WESTFIELD - A train accident in the Village of Westfield left two people dead and one injured Friday evening, April 6.
According to the Westfield Police Department, Justin Halpainy-Livermore, 20, of Jamestown, Brian W. Reed, 25, of Westfield were killed and Benjamin L. Reed, 26, of Westfield was injured in the incident, which occurred on the Norfolk Southern railroad tracks between North Gale and Oak streets in Westfield.
According to a witness, as the train was traveling west around 6:30 p.m., the three victims were on the Norfolk Southern bridge that spans North Portage and North Gale streets. The men attempted to outrun the train by running west, but were hit.
Photo by Chip Riewaldt
Two pedestrians were killed and one was injured after they were hit by a train in Westfield Friday evening, April 7.
Both Halpainy-Livermore and Brian W. Reed were pronounced dead at the scene. Benjamin Reed was flown to Hamot Medical Center in Erie. He was reported Friday night to have broken bones and a head injury. His status was upgraded to fair condition on Tuesday, April 10 and Westfield Police Officers traveled to Hamot to interview him about the incident.
Westfield Police Department, with assistance from the Chautauqua County Sheriff's Office, is continuing their investigation. According to WPD Sgt. Brent Burgess, the department is waiting for Norfolk Southern's report in order for it to release its own report. Burgess expects it to be another week before he receives the report as well as video of the accident.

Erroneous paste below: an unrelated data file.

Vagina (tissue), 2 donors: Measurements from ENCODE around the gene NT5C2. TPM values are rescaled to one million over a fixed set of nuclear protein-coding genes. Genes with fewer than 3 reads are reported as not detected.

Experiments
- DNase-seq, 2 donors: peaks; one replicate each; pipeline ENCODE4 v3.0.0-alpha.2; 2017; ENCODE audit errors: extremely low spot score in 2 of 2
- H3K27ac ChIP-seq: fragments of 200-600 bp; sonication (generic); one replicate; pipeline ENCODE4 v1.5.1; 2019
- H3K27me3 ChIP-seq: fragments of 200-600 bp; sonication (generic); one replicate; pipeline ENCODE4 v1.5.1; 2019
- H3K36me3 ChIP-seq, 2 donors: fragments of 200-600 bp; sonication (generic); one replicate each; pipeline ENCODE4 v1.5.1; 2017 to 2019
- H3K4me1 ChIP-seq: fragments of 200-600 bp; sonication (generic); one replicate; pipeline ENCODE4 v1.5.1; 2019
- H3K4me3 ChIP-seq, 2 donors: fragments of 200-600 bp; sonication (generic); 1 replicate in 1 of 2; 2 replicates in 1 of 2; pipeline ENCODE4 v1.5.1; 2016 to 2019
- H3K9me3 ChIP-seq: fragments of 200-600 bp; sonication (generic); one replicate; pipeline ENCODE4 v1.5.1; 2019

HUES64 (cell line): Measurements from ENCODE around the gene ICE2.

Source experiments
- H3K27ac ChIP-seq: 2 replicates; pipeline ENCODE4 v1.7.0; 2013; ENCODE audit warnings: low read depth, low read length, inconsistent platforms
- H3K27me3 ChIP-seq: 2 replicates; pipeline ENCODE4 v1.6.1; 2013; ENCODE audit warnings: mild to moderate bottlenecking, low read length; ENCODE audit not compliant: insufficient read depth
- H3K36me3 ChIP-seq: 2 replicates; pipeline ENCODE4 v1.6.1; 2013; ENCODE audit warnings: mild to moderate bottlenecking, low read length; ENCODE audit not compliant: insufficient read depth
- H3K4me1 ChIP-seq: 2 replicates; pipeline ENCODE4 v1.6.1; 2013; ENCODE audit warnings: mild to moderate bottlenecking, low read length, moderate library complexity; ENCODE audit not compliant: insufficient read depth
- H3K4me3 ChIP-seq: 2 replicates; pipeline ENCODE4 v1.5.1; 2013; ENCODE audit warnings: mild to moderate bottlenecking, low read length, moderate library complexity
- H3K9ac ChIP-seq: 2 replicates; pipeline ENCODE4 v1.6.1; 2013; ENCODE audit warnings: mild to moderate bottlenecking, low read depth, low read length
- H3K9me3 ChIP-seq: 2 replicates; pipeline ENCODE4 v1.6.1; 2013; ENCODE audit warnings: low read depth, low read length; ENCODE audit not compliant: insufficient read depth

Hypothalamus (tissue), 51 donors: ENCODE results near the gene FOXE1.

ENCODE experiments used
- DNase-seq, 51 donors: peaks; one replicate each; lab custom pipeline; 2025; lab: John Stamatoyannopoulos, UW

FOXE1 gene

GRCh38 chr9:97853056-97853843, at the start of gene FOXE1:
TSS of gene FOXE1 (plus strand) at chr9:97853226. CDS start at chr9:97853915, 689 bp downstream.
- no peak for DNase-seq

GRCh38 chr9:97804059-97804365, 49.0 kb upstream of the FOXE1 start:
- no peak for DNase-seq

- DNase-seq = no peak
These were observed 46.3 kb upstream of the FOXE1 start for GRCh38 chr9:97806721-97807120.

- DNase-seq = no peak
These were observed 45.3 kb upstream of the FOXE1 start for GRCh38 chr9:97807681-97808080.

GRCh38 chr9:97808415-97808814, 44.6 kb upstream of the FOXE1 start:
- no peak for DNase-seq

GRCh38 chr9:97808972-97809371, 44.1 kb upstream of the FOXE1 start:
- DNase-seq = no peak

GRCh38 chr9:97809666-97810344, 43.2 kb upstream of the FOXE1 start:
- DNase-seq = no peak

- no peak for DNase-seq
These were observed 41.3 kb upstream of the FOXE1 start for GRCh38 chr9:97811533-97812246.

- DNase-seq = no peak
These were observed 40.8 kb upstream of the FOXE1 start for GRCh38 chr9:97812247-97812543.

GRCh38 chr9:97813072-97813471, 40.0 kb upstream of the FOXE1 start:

"At this point it looks like a tragic accident," Burgess said.
Burgess did confirm the police department knows why the three men were on the railroad tracks, saying both Benjamin and the family have all given the same reason, however he was unable to release that reason as of Tuesday.
According to David Pidgeon, public relations manager for Norfolk Southern, trains may travel 50 mph on that stretch. He did not know how fast the train was going at the time of the incident.
"The train was traveling from Mechanicville, New York to Chicago," Pidgeon said. "(The train) had three locomotives and 45 cars, 44 of them were loaded."
Editor Jenna Loughlin as well as Samantha McDonnell contributed to this report.